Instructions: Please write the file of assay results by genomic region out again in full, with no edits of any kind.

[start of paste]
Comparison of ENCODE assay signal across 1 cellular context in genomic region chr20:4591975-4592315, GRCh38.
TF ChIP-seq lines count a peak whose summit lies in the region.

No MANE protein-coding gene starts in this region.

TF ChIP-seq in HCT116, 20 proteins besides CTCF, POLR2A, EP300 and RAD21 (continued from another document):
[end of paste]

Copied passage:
Comparison of ENCODE assay signal across 1 cellular context in genomic region chr20:4591975-4592315, GRCh38.
TF ChIP-seq lines count a peak whose summit lies in the region.

No MANE protein-coding gene starts in this region.

TF ChIP-seq in HCT116, 20 proteins besides CTCF, POLR2A, EP300 and RAD21 (continued from another document):